Ed Miliband’s proposed energy price freeze is seductive for two reasons. First, it shows a serious attempt to alleviate financial pain caused by high utility bills, and second, it taps in to a deep unease about the actions of big corporations. The public instinctively knows that many large multinationals are behaving unfairly, charging more than they need for essential services, while their directors give themselves huge pay rises or bonuses.
However, seduction is not the same as a long-term solution. The price freeze is flawed because it will push up prices in the short term and long term. It is not clear how the freeze would work in the event of large increases in the worldwide energy markets. It could also put badly needed investment in infrastructure at risk, threatening our long-term energy security.
But just because there are problems with Labour’s solution, that does not mean, to use a broken train analogy, that the Conservatives can simply pull up the blinds of the railway carriage and say “the train isn’t working, the train isn’t working”.
First, we have to recognise and condemn the behaviour of the big corporate utility companies. Not just energy but across the board: water corporates and oil behemoths act just as badly. In a study I did of water companies in the east of England, I found that they were hiking up both their customers’ bills and their own bonuses. Oil companies also behave anti-competitively, operating de facto cartels, pushing up the wholesale price and allegedly manipulating the oil market.
Part of the problem with the big corporates is that the regulators often act as company secretaries rather than as powerful consumer bodies: Ofwat sets weak targets for water leaks, Ofgem has been criticised for being powerless and failing to protect the consumer (the recent £8.5m fine it imposed on Scottish Power was a rare example of tough action) and the Office of Fair Trading acts as if it were a lobby group for oil bosses.
So how can the Conservatives deal with this? First, by reforming regulators, so that they have the power to charge huge fines and proper powers to look out for the best interests of the consumer. Second, by getting rid of unnecessary burdens, such as the non-social related elements of green taxes and excessive VAT (after an EU renegotiation) and third, by doing everything possible to increase competition.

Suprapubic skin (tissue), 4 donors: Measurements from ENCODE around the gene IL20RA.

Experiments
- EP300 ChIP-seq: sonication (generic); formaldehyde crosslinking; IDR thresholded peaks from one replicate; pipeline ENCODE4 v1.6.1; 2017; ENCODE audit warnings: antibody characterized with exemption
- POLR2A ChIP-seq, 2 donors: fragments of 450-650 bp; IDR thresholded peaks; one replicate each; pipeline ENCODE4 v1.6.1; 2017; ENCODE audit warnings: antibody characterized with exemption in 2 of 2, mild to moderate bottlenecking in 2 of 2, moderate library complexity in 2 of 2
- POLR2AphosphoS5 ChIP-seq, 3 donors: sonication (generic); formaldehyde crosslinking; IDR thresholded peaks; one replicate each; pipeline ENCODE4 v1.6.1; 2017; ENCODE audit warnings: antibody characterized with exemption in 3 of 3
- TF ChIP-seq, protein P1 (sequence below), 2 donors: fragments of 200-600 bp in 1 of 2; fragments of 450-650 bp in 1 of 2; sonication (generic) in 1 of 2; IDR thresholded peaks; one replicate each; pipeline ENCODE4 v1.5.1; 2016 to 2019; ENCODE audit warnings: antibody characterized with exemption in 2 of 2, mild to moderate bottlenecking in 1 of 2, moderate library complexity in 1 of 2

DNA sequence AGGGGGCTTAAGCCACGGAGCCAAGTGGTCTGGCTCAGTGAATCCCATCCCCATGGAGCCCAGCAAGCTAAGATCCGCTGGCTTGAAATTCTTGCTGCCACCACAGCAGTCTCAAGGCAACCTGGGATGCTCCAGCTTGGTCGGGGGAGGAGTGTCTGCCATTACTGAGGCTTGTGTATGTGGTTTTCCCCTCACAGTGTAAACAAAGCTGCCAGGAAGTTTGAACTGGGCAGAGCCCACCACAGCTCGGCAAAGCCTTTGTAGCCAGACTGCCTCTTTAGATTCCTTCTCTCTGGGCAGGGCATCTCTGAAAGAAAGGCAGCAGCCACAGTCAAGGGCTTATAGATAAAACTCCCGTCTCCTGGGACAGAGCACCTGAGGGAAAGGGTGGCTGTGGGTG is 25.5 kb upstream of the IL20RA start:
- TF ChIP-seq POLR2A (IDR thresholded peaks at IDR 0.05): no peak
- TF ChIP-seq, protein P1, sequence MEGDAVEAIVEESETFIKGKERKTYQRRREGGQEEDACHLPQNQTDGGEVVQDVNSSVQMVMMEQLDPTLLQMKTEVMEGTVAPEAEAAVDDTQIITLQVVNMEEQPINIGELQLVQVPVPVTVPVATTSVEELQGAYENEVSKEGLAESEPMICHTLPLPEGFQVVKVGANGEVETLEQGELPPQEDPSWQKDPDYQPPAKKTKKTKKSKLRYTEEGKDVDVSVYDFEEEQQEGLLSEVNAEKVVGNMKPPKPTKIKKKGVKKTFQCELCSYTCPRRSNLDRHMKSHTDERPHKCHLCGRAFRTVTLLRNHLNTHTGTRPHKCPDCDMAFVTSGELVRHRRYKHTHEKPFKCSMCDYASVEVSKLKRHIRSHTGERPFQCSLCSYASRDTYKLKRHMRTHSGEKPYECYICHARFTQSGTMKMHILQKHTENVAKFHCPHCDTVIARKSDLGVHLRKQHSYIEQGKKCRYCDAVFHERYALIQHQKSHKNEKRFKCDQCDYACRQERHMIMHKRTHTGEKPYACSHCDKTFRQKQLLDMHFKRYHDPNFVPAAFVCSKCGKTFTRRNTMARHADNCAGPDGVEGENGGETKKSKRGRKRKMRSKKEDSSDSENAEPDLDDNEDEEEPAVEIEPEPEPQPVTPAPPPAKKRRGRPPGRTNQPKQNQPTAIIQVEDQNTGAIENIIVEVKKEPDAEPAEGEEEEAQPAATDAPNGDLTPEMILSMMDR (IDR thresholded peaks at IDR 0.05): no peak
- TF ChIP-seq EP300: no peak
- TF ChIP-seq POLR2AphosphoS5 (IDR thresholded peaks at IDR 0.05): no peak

Finally, and perhaps most significantly, we should impose a windfall tax on the utility companies. This tax would be handed back to the public through lower utility bills. A windfall tax would also make an important statement to the energy companies: “Enough is enough – the government can no longer stand by and see the public being ripped off.” It would send out a very powerful signal that the Conservatives want to stop the corporate juggernaut and are on the side of the poorest, who are suffering the most from high bills.
It is not sufficient for us Tories just to focus on reducing green taxes, however important. If we are to argue that we won’t save the planet on the backs of the poor, we also have to prove that we can help the poor by getting on the backs of the big corporates. As a party, we have always been successful at the ballot box when we have “elevated the condition of the people” and been the party of small business. A windfall tax would cement our place on the side of those who are doing the right thing, rather than those who are doing such wrong.
Robert Halfon is the MP for Harlow (Conservative)